Background: The angiopoietin family has emerged as a group of crucial growth factors to normal angiogenesis. They are essential to the development of the mature vessel wall and interact with the endothelium via endothelial cell-specific tyrosine kinase receptors, tie-1 and tie-2. The role of the tie-2 receptor has been extensively examined in neovascularization associated with malignancy, but little is known about the role it may play in atherosclerosis, a condition whose pathophysiology also involves angiogenesis. Soluble tie-2 has been detected in the plasma of healthy controls, but this has yet to be applied to patients in the clinical setting.
Materials and methods: We developed an ELISA to detect plasma tie-2 levels and applied these to a clinical setting. The intra- and interassay coefficients of variation for the assay were 4.7% and 9.6%, respectively. We then measured levels of tie-2, vascular endothelial growth factor (VEGF), another factor associated with angiogenesis, and the soluble VEGF receptor Flt-1 (sFlt-1) in 75 patients with coronary artery disease [25 with acute myocardial infarction (AMI), 25 with acute coronary syndromes (ACS) and 25 with stable angina] and 25 healthy controls.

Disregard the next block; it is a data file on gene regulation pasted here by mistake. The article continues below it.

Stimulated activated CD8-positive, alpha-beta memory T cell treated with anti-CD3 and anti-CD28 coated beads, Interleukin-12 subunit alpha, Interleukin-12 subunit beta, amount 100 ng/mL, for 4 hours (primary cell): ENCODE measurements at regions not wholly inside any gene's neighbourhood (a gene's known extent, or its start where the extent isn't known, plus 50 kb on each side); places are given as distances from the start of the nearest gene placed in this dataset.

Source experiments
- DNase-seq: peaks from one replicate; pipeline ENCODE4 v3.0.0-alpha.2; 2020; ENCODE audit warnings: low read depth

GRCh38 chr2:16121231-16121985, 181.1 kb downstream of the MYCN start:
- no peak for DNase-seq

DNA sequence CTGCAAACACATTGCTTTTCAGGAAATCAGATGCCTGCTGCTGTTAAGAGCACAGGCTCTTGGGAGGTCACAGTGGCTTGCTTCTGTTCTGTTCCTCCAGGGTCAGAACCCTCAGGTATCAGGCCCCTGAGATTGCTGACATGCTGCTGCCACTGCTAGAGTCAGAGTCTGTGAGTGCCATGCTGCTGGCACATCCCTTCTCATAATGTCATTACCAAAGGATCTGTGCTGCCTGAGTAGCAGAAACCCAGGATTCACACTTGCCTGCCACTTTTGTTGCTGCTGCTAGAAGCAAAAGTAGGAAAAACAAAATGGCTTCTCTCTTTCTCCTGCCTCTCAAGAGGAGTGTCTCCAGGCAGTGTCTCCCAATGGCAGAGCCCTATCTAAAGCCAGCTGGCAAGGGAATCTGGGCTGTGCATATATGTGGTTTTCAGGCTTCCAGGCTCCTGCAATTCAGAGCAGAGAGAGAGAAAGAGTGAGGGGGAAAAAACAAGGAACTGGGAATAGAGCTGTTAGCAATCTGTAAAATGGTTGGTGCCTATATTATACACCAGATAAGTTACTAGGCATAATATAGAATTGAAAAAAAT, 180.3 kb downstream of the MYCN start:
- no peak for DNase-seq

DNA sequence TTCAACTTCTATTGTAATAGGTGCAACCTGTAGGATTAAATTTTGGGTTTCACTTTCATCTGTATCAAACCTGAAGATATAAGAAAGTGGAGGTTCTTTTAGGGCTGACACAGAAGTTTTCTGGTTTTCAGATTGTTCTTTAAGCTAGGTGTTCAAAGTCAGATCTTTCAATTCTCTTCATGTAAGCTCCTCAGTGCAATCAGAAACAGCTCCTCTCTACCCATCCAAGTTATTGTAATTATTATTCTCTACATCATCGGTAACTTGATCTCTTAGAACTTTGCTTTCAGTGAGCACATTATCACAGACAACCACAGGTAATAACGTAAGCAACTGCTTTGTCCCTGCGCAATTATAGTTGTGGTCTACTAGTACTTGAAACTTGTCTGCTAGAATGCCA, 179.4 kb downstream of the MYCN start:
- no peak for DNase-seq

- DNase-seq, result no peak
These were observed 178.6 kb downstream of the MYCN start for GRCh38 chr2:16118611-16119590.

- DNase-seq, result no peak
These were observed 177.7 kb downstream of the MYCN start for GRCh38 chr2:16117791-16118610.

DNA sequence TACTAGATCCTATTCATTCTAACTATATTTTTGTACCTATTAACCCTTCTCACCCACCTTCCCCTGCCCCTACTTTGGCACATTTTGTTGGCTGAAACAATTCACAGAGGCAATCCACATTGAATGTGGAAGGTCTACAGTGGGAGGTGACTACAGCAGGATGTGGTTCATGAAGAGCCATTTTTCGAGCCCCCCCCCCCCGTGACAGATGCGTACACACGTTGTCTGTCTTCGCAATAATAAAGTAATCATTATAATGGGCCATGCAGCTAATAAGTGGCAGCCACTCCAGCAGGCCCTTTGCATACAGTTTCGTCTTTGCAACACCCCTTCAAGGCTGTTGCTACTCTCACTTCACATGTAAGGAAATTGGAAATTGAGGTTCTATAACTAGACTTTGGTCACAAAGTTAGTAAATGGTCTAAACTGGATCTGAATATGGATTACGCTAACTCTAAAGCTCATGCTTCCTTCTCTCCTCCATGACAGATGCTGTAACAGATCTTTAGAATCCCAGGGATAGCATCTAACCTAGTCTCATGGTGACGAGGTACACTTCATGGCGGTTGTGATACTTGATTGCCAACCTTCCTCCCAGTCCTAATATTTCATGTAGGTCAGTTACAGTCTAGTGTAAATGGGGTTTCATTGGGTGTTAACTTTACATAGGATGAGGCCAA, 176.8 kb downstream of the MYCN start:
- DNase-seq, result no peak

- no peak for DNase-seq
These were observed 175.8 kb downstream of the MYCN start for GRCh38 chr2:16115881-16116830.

Results: Median [IQR, interquartile range] levels of tie-2 were significantly higher in the coronary artery disease patients (AMI 12 [10-17] ng mL-1, ACS 10 [9-14] ng mL-1, stable angina 9 [3-11] ng mL-1) when compared with the controls (7.5 [7-9] ng mL-1P = 0.004). As expected, levels of VEGF and sFlt were significantly different from those in the healthy controls (P = 0.011 and P < 0.001, respectively). Significant correlations were found between levels of tie-2 and VEGF (Spearman r = 0.59, P < 0.001), tie-2 and sFlt-1 (r = 0.45, P < 0.001) and VEGF and sFlt-1 (r = 0.56, P < 0.001) in the whole study group.
Conclusion: We suggest that tie-2 may be potentially used as a marker of angiogenesis in atherosclerosis and may help elucidate the role of the angiopoietin/tie-2 system in atherogenesis.